Four-day Festival Featured Phil Woods, Freddie Bryant, Greg Caputo and Dozens of Local Musicians and Associated Events.
By Ed Bride
How do you give wobbly knees to 300 strong?
Aside from using a metaphor, you put a legendary alto saxophonist in front of a kickass big band and let them wail.
At least, that’s the evidence provided at last Saturday’s (July 28) headline event of the second annual Berkshire Gateway Jazz Weekend. The participants: 4-time Grammy winner and NEA Jazz Master Phil Woods
and Kaleidoscope; al fresco jazz played by three different bands over the course of the event; a gallery-in-the-alley art show sponsored by the Good Purpose Gallery, complete with an artist’s reception that included yet another jazz group; and a closing jazz brunch that had people sitting on every possible surface while consuming both the sounds and crepes at the Starving Artist Café.
And considerable informal discussion at Moe’s tavern after each soiree.
The event kicked off on July 25 with a free screening of the Phil Woods bio-pic, A Life in E Flat, provided courtesy of Graham Carter, owner of Jazzed Media, the source of countless ‘live’ recordings and a growing library of documentaries.
The film was a suitable and well-received opening to the festival, and likely made some more fans for Woods.
The brain-child of Richard Vinette, former director of Lee’s Community Development Corp. and a co-production of Berkshires Jazz, Inc. and Berkshire Gateway Preservation, Inc., the weekend brought tourists and locals to downtown in impressive numbers, as they populated lunch and dinner spots and stores. The same T-shirts and ballcaps could be seen wandering the town for 10+ hours on concert days, just what the organizers had in mind.
As for musical highlights, it’s hard to get Greg Caputo’s drum solo on Buddy Rich’s “Nutville” out of one’s head. It brought the Saturday crowd to its feet at the close of the first set. Caputo's book includes familiar, high-energy selections ranging from Chick Webb to Gordon Goodwin, Benny Goodman to Woody Herman. A fiery drummer and leader, Caputo was especially enthusiastic about performing with Woods, a family friend dating back to their native Springfield, Massachusetts.
The crowd of 300 strong (there, in case you were wondering how the writer was going to get back to that opening) was on its feet again for the master alto saxophonist Phil Woods, who introduced five new works that are on a forthcoming CD.
Woods’ compositional chops are as impressive as his playing, which remains as creative and articulate as ever. This is especially remarkable given that an oxygen tank is his constant companion off-stage, for a case of emphysema. His works included paeans to Hank Jones and Art Pepper, as well as three other works that should draw considerable critical and popular acclaim when his CD is released later this year. It was an unexpected treat for the audience, which only came to hear some good playing, and were delighted with a remarkable set of new writing.
They were on their feet again as Woods left the stage for the band’s final number, Caputo’s reprise of the Benny Goodman signature hit, “Sing, Sing, Sing.”
If the Caputo-Woods set was the big crowd pleaser, Freddie Bryant
’s Kaleidoscope quartet was equally entertaining, both musically and emotionally, albeit at the other end of the Richter scale. Showing the influence of many ethnicities and regions, from India to Brazil, with some blues, a bolero, and a tip of the hat to Bo Diddley in between, Bryant plied three guitars, including a 12-string that occasionally sounded mystically like a sitar.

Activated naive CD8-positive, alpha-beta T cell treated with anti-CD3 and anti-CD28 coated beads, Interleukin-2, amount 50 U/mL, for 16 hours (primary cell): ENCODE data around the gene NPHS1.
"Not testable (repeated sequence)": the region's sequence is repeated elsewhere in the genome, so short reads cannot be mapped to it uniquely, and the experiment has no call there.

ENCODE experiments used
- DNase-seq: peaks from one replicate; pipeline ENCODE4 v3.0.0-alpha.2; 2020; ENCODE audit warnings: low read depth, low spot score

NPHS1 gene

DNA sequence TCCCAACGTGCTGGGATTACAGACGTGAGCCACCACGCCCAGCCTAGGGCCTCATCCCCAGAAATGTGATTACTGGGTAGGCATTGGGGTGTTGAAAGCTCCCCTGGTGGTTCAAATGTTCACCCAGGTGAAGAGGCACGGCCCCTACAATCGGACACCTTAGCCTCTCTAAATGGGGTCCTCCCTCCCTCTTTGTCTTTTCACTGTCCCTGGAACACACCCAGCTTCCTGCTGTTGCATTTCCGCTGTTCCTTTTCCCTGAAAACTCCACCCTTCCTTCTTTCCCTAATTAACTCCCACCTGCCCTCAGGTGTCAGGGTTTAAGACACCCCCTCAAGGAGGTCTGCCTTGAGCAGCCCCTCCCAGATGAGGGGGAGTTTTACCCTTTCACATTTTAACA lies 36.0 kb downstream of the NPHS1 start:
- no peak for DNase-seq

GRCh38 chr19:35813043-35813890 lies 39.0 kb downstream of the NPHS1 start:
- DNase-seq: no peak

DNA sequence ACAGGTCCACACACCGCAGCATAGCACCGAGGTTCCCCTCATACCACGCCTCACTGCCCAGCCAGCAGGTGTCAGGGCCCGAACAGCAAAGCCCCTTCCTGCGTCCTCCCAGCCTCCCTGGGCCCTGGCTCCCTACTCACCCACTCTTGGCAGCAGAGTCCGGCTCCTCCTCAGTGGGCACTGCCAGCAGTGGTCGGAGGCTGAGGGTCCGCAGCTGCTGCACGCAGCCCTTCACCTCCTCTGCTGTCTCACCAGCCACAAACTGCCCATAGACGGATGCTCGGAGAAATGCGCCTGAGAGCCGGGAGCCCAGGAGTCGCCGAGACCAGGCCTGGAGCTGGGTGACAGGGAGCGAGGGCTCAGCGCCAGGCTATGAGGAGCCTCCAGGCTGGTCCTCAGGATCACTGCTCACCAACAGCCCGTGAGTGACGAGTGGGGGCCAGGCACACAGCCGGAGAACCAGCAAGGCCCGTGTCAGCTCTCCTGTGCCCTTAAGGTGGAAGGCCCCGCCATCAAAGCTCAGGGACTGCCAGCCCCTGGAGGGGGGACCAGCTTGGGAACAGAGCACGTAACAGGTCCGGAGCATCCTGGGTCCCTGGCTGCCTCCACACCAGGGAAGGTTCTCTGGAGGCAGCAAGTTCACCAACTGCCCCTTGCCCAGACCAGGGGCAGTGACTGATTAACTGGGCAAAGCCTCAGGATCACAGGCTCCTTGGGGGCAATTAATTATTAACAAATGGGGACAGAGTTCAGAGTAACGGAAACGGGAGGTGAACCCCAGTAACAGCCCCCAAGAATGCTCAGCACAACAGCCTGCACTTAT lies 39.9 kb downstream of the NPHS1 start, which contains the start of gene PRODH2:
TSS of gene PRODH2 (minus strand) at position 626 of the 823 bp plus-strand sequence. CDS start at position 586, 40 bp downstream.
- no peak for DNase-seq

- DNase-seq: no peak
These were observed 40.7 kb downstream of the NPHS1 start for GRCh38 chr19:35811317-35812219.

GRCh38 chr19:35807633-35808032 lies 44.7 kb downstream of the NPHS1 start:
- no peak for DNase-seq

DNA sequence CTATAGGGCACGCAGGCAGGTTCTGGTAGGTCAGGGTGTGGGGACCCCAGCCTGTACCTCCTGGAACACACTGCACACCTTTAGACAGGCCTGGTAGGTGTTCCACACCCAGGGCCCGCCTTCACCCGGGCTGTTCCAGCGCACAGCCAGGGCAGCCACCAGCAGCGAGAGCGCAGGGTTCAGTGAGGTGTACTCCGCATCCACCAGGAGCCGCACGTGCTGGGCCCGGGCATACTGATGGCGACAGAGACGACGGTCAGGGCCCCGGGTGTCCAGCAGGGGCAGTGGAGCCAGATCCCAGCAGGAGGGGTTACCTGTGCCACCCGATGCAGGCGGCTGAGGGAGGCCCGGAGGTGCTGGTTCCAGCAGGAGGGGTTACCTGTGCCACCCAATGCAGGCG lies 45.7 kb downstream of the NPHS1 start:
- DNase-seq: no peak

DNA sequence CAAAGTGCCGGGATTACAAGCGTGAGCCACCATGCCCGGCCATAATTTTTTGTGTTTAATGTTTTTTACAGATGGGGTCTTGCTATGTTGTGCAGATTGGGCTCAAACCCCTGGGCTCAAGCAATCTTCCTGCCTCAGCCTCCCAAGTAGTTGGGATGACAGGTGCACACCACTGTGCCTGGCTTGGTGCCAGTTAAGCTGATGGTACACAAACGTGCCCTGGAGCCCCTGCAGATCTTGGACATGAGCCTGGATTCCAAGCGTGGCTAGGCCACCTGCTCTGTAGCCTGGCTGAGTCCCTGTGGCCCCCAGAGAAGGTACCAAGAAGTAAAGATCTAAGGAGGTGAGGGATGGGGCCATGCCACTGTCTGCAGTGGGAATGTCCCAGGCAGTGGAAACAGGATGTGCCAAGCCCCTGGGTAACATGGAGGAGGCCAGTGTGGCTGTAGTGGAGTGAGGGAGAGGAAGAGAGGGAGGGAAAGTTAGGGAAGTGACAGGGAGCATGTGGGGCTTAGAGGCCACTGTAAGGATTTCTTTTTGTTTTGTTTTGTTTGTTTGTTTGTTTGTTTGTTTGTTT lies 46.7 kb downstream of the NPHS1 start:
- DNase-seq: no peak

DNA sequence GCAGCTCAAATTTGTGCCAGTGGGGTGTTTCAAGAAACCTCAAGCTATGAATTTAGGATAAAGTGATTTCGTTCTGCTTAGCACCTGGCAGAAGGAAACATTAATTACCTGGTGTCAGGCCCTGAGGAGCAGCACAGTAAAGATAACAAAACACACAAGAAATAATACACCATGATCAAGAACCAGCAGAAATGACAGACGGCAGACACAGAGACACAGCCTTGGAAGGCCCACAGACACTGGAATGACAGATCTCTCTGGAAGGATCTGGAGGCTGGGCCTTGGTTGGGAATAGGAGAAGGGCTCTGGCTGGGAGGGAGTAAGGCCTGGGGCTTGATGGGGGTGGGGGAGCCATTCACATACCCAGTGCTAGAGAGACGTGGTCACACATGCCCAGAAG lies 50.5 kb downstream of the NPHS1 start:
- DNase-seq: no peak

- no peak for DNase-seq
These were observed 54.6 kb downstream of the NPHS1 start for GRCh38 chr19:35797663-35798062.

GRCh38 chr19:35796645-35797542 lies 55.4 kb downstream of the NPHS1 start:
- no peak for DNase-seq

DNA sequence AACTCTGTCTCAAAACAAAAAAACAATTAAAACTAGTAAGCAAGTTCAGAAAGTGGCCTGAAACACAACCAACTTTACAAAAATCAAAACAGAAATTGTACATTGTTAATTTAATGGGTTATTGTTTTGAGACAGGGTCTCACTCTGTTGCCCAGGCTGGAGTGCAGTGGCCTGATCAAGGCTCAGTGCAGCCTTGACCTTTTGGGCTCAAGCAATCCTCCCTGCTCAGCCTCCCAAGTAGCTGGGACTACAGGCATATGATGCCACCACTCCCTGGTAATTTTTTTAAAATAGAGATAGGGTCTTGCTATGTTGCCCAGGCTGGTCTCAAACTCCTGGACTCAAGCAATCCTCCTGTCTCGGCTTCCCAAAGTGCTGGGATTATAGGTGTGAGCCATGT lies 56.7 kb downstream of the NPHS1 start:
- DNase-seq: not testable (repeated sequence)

His set was taken from his most recent recording, “Live Grooves...Epic Tales.” As the word “epic” –and one song named “Passages”— implies, the selections are more like journeys than short treatments. The introspective selections, all written by Bryant including his own “Bolero,” were balanced by his “Bo Diddley,” and his audience sing-along “La, La, Ohh.”
As would be the case on the big-band night, Bryant held the audience of about 150 in the palm of his hands, with engaging discourse and melodic, insightful lines and solos.
To some ears, the engaging Bryant seemed strongest in the Brazilian element. In a way, this is somewhat ironic, in that Brazil does not appear on the list of the 50 countries where the guitarist has performed. Interesting, given that he is fresh from a tour with Eliane Elias.
In the quartet, there was ample room to showcase the considerable talents of his band, including bassist Marty Jaffe, who is on the fast track to becoming a monster player; reedman Paul Lieberman; and percussionist Willard Dyson.
If the high-profile events are the ones that will draw headlines, the more intimate ones helped establish Lee, known as “the gateway to the Berkshires,” as a place where cool things happen on a hot day. The local groups included Andy Wrba’s Berkshire Jazz Collective; Rich Vinette’s quintet; and a strolling band of top-notch local musicians headed by Andy Kelly, a pied piper in Dixieland motif. His band and Vinettes shared the stage (more accurately, a patio) for a couple of numbers and then the Dixieland Ambassadors continued to stroll around town.
The art opening on the street side of this alley, during the dinner interval, featured Steve Dietmann and the Jazzmen Band. At the Sunday closing, vibes master Gary Miller and his quartet held sway in the same gallery, which is adjacent to the Starving Artist Café, serving brunch alongside the jazz.
Having established Lee as a destination in its own right, the planners are expected to move the festival to a little earlier in the year, perhaps just after Memorial Day, when there will be less competition from other performing arts venues, and when it can help build traffic for the shoulder tourist season.
Disclosure: writer Ed Bride is on the Board of Berkshires Jazz and is a member of the festival committee.